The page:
This kind of openness does require respect. First it is a respect for the individual to be open, and two, respect for the other individual to be open. In this kind of environment, there is a trust there that no matter what feelings are coming, what words, thoughts, or anything happening will be respect. In this, people are not afraid to tell their brothers and sister they think something they are doing is questionable. They are not afraid to be confident in their beliefs. They are not afraid to express themselves. Imagine that. Your brother, sister, cousin, or someone acts a fool, does something wrong, is being disrespectful, and in this level of openness, you can sit down, discuss with this person openly your feelings, their feelings, and restore balance again. Isn't that beautiful, something worth fighting for?

Of course, the disconnect came with residential school. The Christianizing of our people has created a fear in discontent, a fear of any sort of rebellion, a deep-rooted fear. This started with the residential school children, then continued on with their children, their grand children, and their great grandchildren. Here is where dysfunction comes from. This is where rooted hurt and pain continues to linger. For leaving it inside, not restoring balance, just rots the relationships and dynamics of our families. Can we see the disconnect between now and then?

I recognize my own disconnect. I have the same fear, and nothing like what happened before exists in my or any family I know of. These behaviors of fear are innate in us because of the way we are raised, and the way our parents were raised. So perhaps this is where decolonization can begin. I can be fearless and courageous enough to change my perception of "truth" and "honest", in order to be more open with my friends and family. Perhaps even my own people.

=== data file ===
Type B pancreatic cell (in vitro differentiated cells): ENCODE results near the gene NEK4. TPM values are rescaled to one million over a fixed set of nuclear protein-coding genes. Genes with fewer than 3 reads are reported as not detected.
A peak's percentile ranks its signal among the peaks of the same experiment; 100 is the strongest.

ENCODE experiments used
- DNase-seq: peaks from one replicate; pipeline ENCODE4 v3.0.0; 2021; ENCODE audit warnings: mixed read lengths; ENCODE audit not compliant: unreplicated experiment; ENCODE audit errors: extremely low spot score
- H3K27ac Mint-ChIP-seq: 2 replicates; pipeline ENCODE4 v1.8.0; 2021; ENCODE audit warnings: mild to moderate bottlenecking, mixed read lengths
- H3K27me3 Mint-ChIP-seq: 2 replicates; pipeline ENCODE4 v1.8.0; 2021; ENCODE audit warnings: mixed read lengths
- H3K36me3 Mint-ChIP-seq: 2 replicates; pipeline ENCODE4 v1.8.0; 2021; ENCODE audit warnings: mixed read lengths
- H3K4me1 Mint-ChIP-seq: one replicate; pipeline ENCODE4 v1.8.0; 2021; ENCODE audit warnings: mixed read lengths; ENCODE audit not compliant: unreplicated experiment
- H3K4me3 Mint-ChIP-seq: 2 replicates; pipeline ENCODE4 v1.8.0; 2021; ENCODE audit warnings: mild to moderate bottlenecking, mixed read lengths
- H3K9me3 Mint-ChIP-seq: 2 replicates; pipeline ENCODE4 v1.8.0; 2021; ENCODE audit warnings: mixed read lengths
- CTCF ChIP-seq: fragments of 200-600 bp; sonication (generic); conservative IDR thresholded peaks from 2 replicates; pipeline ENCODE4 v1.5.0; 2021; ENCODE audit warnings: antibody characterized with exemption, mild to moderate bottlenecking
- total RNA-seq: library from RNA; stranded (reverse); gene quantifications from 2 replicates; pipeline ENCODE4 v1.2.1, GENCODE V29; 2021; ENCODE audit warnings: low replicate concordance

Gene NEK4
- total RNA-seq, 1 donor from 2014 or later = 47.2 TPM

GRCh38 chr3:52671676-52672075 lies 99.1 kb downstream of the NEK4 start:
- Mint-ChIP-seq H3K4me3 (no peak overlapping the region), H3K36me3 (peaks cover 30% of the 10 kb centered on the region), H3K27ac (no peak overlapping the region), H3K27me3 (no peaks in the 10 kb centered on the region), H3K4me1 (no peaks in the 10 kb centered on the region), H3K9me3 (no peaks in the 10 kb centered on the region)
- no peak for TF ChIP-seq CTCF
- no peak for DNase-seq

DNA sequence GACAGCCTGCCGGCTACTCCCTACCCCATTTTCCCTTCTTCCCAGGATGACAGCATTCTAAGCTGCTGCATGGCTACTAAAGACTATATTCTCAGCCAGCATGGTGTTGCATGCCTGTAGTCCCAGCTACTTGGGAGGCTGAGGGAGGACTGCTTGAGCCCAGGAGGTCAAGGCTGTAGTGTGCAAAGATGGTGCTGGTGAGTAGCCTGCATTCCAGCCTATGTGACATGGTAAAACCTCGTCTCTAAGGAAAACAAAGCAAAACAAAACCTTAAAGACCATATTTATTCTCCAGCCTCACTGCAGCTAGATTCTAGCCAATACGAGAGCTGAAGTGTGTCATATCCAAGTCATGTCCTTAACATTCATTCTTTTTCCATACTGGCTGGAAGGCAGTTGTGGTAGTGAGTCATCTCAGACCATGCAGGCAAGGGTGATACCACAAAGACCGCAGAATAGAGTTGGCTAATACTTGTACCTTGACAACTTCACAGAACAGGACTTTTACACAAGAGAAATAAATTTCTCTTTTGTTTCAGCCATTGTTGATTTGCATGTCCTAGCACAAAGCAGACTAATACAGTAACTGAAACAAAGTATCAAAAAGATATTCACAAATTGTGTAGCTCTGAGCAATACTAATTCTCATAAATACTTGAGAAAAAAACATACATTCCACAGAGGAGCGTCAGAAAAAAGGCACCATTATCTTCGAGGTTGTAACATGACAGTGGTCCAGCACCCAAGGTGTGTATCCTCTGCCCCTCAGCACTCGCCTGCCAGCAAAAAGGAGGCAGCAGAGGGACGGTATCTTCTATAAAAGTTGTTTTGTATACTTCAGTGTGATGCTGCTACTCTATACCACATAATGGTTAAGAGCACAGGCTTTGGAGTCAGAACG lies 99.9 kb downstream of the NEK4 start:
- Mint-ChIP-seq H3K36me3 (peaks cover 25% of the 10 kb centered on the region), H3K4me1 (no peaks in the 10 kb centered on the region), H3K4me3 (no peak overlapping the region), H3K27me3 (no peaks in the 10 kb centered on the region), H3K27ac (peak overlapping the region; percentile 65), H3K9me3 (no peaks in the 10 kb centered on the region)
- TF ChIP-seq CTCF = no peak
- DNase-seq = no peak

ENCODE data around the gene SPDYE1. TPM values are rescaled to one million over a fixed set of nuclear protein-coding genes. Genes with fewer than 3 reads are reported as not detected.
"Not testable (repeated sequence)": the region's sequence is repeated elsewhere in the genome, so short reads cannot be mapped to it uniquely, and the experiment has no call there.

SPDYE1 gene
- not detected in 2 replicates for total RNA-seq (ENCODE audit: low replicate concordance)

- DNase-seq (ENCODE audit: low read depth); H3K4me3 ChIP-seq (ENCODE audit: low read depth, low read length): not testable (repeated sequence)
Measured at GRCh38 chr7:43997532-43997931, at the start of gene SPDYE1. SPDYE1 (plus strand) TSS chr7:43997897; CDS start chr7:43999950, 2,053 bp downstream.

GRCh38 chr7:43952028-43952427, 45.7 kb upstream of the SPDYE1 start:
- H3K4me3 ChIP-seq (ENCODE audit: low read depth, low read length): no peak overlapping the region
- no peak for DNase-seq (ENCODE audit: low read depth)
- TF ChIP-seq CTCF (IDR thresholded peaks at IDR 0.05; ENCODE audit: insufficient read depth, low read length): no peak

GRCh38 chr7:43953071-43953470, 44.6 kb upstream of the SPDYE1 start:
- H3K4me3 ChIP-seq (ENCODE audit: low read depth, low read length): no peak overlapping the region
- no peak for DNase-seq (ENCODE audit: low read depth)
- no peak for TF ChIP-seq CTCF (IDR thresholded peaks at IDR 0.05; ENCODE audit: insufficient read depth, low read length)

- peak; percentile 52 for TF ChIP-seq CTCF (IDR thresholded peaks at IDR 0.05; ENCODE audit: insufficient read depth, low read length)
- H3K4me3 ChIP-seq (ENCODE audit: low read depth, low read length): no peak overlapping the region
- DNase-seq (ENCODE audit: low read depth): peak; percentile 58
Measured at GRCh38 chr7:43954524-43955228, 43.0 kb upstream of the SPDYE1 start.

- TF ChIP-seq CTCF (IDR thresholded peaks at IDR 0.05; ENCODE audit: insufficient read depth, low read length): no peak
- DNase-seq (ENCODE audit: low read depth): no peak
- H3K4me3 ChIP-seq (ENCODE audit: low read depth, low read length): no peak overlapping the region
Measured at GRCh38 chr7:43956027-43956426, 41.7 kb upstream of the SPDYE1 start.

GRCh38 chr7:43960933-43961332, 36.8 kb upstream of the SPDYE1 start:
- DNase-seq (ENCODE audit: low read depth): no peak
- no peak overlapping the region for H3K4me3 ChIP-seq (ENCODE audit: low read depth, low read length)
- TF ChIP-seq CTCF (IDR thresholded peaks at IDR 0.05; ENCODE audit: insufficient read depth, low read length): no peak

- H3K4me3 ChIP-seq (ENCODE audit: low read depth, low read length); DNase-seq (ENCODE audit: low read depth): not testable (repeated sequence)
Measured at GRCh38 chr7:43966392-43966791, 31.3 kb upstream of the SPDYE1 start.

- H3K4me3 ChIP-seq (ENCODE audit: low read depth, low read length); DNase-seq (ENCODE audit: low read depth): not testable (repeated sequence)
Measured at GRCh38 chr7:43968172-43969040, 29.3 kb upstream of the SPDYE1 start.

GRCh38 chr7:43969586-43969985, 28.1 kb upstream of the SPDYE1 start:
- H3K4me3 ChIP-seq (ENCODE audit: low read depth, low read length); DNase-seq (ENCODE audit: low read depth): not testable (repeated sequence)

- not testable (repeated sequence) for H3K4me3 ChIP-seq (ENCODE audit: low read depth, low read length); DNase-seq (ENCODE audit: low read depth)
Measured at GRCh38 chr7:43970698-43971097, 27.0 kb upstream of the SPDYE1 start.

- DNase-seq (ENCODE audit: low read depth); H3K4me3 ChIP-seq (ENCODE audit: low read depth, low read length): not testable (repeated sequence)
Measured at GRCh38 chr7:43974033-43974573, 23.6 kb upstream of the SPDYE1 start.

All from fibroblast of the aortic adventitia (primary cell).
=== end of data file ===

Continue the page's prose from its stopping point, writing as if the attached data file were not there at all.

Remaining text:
My grandfather Frank Rivers was a councilor on the Squamish Nation band council for many years until his untimely death. He worked on many projects like Park Royal, the Plaza, the Misquito Creek Marina, and many others. I never knew him because my father was around the same age I am when he passed away. All I know is his legacy left by his children and my grandmother. I hear from them stories of him and what he did. Back in the day, the band councilors would come to the table to meet. It was here that idea’s; objectives, and reasoning were hashed out. In the name of “Making the Best Choices for the People”, disagreements of heated would be hashed out. But there was something back in these days, and even going back to the long ago, where our leaders could go to war over idea’s, thoughts, plans, in the name of doing the best for the people, but afterwards, leaves as brothers and sisters. In the council table it was war, but at lunch it was brotherhood. There is something very strong about leadership like this. The ties of family-lines and brotherhood were brought us together as a people, but recognizing the need to challenge individuals and their beliefs. I can’t say the same occurs now at the council table.